Crazy rumors have become something of a trademark in the world of TV singing competitions: Mariah is doing The X Factor! No, wait, Katy Perry is doing American Idol! We here at Vulture try not to get too caught up in these behind-the-scenes machinations because oftentimes, the rumor mill is the work of agents for various artists who are trying to position their clients for possible gigs. That said, sometimes these rumblings turn out to be true, and we heard a rumor today about The Voice that seemed plausible enough to at least mention. Specifically, our spies say NBC may be thinking about expanding The Voice to two cycles per season, with Christina Aguilera involved in both.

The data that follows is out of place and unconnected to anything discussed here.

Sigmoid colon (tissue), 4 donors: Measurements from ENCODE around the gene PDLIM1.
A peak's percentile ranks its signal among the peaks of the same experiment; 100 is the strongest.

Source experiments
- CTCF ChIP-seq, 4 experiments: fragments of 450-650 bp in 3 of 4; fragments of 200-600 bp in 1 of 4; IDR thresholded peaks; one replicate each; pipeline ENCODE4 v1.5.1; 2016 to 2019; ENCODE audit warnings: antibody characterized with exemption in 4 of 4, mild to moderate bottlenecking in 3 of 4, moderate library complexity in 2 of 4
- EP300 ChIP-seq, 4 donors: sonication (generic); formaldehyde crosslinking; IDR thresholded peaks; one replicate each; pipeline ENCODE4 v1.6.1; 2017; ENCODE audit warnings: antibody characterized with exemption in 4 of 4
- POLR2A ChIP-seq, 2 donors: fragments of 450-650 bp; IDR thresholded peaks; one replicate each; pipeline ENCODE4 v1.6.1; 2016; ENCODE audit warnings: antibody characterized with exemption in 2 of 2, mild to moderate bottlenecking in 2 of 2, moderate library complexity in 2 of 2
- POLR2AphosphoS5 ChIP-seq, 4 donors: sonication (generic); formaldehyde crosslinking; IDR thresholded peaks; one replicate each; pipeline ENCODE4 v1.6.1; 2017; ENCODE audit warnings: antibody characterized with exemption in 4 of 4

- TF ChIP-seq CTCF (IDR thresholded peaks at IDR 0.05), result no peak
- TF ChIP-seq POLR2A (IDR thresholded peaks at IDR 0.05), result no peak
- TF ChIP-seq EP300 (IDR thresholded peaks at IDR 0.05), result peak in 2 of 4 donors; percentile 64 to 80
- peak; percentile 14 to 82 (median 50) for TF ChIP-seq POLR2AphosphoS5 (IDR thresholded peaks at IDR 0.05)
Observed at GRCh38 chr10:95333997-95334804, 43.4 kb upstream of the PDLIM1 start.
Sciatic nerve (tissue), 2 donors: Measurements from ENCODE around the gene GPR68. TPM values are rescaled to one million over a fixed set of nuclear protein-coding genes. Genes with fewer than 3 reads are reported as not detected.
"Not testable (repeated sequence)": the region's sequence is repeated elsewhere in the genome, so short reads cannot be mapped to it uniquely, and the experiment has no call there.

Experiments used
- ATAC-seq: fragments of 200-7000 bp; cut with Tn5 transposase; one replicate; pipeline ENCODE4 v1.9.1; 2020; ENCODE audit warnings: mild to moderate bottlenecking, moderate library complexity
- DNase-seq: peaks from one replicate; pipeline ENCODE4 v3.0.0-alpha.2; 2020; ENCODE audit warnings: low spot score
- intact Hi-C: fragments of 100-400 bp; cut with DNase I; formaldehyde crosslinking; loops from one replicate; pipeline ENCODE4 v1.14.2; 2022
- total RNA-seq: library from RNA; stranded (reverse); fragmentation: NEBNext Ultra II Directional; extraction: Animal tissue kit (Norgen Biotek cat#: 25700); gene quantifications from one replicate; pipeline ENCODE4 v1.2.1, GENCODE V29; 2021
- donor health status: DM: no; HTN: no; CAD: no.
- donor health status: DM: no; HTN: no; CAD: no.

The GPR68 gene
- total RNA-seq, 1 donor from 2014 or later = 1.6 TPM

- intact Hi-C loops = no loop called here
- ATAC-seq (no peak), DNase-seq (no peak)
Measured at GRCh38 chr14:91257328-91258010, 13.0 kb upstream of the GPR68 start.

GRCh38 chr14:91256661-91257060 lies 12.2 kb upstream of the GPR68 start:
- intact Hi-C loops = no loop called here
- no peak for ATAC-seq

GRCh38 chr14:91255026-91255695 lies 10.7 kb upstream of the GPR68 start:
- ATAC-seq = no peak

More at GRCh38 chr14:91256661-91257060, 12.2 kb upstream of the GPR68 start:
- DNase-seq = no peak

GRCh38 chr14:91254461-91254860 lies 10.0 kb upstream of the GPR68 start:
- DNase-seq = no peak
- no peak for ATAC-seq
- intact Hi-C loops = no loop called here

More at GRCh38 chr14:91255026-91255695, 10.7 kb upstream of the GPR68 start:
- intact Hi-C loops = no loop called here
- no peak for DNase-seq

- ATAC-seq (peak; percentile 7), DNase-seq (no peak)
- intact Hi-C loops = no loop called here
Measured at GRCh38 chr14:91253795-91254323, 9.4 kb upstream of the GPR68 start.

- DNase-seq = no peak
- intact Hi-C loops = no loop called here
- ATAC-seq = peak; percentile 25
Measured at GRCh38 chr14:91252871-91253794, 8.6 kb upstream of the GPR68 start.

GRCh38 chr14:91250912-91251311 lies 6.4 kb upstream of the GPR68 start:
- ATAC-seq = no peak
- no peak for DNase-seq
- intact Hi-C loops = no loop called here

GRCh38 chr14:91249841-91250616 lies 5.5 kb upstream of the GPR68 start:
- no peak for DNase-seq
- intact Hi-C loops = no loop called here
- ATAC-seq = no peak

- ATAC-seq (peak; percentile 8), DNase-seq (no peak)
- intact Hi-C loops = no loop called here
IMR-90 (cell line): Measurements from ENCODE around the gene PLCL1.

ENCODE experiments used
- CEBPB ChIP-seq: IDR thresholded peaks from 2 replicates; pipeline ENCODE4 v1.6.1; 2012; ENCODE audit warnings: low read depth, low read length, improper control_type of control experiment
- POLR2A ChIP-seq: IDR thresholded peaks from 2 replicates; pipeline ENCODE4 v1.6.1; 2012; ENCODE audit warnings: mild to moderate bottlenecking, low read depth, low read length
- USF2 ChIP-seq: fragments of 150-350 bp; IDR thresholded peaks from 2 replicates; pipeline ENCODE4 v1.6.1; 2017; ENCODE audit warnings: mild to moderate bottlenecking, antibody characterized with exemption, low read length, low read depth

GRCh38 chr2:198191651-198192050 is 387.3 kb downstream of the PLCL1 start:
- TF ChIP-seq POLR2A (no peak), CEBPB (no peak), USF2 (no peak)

As our sources hear it, Cee-Lo Green, Blake Shelton and Adam Levine are up for joining Xtina for a single edition of The Voice each calendar year, but may not have the time to commit to two cycles. To keep the show going year-round, then, our spies say that Peacock brass and producer Mark Burnett have discussed the notion of bringing on a trio of new judges to join Aguilera in rendering verdicts for a second cycle. This rumor comes as The Wrap is reporting that Aguilera has agreed to do another cycle of The Voice and that her contract specifies she'll appear on the show this fall. NBC isn't commenting, but an insider says our scenario is "way too premature" and noted that no firm decisions on the show's future have been made. For one thing, NBC probably wants to see how season two of the show holds up once the glow of the Super Bowl fades before it decides to take the very risky step of ordering a second edition. It's also worth keeping in mind that, with Simon Cowell scouring the planet for new X Factor judges, NBC (and those tricky talent agents!) may not mind if the world thinks it's planning to clone The Voice, even if it's not. The reason: Even the possibility of another contender could drive up the cost of any superstar talent Cowell might be trying to lure. Whatever happens, all we ask is that either Fox or NBC hire at least one judge willing to tell finalists when they're really awful.